• Competitors Flout Rules in a Digital Cold War: Reported in Infosecurity Magazine, “Emerging information security threats will continue to impact business, and the Threat Horizon 2021 published by Information Security Forum (ISF) forecasts nine major threats that organizations can expect to face over the next two years. Among the threats that will likely come from increased advancements in technology, ISF predicts the internet of things (IoT) will not only continue to proliferate but that digital connectivity resulting from IoT expansion will expose hidden dangers.”
  • Over 10 billion malware attacks detected in 2018: Reported in TechRadar, “New research from SonicWall has revealed that a record high of 10.52 billion malware attacks occurred in 2018 indicating an escalation in the volume of cyberattacks as well as new targeted threat tactics used by cybercriminals.”
  • Consumers willing to dump apps that collect private data, but can’t tell which are doing so: Reported in Help Net Security, “Two in three consumers are willing to dump data-collecting apps if the information collected is unrelated to the app’s function, or unless they receive real value – such as that derived through email or browsers, according to a consumer data privacy survey conducted in recent weeks for Anagog.”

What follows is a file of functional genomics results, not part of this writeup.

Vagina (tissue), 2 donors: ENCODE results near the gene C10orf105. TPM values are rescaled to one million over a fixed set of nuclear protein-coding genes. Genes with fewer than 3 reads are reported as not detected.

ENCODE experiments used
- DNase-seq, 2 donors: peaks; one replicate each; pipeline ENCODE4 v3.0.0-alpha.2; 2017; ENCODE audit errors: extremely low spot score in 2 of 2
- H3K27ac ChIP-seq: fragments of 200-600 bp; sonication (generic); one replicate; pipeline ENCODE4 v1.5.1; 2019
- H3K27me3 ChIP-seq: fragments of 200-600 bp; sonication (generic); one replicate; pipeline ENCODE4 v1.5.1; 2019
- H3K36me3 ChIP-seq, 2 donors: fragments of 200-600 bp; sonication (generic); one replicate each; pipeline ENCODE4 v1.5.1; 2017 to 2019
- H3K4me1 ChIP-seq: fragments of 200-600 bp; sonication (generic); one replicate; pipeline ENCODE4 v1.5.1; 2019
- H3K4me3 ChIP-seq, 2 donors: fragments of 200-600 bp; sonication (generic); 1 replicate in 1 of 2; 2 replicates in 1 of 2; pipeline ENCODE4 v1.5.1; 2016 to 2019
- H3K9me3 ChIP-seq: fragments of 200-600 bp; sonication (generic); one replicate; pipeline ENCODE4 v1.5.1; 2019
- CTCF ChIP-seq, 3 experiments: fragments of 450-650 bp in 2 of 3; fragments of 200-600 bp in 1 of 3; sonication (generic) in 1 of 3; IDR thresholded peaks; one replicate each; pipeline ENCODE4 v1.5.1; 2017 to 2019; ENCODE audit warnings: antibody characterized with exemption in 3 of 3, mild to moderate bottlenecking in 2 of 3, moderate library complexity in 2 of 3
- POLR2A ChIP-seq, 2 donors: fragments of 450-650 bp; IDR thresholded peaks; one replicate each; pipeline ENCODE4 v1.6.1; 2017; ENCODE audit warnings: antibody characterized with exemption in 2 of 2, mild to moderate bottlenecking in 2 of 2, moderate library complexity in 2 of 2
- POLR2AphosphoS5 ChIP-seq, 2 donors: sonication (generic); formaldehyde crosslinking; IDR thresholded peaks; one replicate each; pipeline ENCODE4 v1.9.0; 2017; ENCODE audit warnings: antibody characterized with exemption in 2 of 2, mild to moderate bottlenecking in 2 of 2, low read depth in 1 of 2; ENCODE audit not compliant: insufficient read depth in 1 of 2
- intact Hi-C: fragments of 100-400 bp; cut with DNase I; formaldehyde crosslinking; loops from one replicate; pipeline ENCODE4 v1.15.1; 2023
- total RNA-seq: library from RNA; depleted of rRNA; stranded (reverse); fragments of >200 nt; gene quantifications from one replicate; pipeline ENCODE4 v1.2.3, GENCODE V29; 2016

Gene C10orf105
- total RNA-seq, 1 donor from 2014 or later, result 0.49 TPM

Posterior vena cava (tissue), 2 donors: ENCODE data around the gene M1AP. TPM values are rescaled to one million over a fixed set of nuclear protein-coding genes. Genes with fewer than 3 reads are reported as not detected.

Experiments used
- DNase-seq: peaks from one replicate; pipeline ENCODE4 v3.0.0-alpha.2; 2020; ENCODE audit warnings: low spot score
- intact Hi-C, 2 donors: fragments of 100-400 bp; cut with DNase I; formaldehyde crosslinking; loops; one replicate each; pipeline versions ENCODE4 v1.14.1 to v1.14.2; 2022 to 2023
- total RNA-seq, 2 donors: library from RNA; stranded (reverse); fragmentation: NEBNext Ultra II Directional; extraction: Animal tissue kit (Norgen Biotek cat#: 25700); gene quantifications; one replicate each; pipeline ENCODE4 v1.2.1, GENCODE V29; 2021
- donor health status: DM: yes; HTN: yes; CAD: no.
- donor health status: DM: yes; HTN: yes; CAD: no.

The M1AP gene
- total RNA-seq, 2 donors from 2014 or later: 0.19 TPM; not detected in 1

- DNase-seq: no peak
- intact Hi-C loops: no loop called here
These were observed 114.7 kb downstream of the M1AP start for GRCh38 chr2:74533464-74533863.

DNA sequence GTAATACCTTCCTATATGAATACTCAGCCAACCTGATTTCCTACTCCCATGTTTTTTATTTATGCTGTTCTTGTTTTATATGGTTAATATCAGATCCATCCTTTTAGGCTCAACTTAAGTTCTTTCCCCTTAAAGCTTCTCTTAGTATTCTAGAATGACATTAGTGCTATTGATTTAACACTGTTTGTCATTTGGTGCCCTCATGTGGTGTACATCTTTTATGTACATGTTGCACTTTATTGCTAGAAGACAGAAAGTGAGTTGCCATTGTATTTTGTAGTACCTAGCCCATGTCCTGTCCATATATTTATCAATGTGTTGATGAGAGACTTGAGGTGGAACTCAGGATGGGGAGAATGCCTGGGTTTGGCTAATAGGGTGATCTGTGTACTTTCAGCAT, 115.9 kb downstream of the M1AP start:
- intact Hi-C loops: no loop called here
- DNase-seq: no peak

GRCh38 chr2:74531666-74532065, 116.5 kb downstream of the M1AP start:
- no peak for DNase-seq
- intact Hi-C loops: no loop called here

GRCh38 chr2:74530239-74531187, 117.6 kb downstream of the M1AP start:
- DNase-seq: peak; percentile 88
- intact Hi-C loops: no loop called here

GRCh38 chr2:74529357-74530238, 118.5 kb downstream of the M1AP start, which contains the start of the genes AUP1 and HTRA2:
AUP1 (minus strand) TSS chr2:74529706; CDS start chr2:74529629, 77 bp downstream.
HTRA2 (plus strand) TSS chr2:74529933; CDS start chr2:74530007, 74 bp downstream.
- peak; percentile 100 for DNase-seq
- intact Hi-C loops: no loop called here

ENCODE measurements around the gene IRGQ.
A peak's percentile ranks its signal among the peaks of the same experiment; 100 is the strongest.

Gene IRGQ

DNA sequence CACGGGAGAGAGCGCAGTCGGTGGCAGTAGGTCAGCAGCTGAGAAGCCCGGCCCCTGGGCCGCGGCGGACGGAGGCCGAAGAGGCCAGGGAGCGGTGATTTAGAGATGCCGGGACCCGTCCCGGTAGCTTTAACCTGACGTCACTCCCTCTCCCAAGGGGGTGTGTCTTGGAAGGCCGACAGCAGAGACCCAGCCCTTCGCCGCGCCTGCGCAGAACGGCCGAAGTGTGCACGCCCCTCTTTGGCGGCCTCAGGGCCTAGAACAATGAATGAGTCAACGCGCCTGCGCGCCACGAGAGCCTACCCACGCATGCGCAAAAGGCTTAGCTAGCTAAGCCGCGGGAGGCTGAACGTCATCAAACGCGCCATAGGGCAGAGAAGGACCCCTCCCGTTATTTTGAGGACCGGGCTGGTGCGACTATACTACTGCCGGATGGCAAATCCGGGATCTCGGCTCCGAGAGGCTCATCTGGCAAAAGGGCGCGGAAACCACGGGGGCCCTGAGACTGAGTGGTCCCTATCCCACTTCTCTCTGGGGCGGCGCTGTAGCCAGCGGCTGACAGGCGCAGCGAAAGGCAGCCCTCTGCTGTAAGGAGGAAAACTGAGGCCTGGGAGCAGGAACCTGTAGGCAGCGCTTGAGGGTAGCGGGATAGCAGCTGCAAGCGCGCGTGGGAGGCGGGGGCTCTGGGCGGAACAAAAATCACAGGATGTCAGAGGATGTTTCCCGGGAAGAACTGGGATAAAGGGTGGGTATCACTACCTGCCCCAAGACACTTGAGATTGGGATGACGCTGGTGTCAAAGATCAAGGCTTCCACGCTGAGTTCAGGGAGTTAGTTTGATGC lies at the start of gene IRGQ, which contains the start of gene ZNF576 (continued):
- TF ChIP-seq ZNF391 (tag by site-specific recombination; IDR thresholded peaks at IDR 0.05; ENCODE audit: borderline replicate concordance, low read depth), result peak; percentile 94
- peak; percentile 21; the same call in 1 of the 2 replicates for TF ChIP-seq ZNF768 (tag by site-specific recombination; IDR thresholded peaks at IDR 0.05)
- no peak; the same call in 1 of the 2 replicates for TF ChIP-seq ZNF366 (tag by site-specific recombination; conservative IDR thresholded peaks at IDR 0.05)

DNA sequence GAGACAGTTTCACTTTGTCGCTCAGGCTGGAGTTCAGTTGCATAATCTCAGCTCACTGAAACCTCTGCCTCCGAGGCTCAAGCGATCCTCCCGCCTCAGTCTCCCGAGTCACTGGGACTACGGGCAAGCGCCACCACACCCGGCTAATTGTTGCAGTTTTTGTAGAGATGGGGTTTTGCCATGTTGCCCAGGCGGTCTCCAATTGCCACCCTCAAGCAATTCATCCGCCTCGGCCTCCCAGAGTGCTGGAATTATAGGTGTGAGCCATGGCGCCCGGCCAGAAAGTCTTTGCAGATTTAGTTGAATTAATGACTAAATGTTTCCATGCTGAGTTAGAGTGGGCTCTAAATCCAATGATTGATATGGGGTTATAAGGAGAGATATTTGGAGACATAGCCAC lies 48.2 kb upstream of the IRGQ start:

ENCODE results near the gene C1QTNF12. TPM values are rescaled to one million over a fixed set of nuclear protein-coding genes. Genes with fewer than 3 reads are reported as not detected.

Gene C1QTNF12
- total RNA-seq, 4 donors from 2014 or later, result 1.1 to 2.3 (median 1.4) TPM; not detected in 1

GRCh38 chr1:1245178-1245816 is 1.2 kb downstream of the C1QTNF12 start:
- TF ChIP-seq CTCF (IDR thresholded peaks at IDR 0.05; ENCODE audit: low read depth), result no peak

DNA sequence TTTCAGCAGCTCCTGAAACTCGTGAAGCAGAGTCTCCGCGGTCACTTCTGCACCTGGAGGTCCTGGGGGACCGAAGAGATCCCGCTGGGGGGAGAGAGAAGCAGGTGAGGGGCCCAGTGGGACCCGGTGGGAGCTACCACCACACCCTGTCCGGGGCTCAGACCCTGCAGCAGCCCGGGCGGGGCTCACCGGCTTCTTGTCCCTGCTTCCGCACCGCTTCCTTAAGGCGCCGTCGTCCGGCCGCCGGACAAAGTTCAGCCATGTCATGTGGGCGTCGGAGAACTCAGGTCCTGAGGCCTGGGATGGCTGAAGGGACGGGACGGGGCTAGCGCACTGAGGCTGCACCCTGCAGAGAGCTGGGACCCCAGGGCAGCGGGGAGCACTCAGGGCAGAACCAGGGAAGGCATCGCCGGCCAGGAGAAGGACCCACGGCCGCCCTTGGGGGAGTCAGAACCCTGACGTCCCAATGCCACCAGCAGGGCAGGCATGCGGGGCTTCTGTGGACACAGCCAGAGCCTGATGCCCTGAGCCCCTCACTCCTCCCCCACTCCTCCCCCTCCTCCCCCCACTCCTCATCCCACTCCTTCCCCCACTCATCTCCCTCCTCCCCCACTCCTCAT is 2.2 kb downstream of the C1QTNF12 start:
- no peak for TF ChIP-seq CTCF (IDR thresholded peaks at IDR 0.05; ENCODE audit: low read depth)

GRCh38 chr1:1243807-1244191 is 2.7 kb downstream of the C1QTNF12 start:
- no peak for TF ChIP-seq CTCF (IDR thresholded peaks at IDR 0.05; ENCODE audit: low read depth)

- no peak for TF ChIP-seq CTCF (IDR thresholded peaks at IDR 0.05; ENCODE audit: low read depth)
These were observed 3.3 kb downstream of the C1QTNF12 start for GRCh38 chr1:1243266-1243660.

Insurance Industry Offers a Cybersecurity Ratings System

According to a press release, Marsh launched Cyber Catalyst, a program that brings together cyber insurers to identify and evaluate solutions they consider effective in reducing cyber risk, giving organizations greater clarity in an increasingly complex cybersecurity marketplace. The initial group of insurers includes Allianz; AXIS; AXA XL, a division of AXA; Beazley; CFC; Munich Re; Sompo International; and Zurich North America, which collectively represent a substantial portion of gross written premiums in the $4 billion global cyber insurance market. Microsoft will be a technical advisor to the participating insurers, providing counsel on the products and services being evaluated. Reported in Dark Reading, “According to The Wall Street Journal, ‘Marsh will collate scores from participating insurers, which will individually size up the offerings, and identify the products and services considered effective in reducing cyber risk.’ Companies that choose security products from among the approved selection may find themselves qualified for improved insurance terms and conditions.”